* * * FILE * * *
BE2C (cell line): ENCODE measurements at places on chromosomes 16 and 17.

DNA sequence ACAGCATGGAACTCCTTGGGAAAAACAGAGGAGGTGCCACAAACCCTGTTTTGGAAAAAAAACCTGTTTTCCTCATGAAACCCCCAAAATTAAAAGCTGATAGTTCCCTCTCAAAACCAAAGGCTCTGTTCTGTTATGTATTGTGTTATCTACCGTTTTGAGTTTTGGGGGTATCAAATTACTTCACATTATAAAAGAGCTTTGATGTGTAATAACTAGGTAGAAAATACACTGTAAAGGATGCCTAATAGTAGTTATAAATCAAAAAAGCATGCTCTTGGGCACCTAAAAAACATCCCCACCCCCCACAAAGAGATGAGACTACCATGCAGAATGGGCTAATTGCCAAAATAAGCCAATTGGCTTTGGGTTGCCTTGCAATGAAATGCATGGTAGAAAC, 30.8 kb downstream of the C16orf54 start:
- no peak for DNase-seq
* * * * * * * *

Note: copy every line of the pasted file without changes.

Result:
BE2C (cell line): ENCODE measurements at places on chromosomes 16 and 17.

DNA sequence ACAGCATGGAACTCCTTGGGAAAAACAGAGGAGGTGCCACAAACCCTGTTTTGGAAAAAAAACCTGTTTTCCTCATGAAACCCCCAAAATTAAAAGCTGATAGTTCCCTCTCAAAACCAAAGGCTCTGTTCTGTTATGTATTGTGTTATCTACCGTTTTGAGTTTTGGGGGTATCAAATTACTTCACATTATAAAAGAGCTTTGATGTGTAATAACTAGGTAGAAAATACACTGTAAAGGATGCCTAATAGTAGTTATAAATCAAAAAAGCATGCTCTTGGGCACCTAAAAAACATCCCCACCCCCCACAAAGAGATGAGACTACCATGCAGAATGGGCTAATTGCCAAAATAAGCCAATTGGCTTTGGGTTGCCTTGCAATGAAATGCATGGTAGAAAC, 30.8 kb downstream of the C16orf54 start:
- no peak for DNase-seq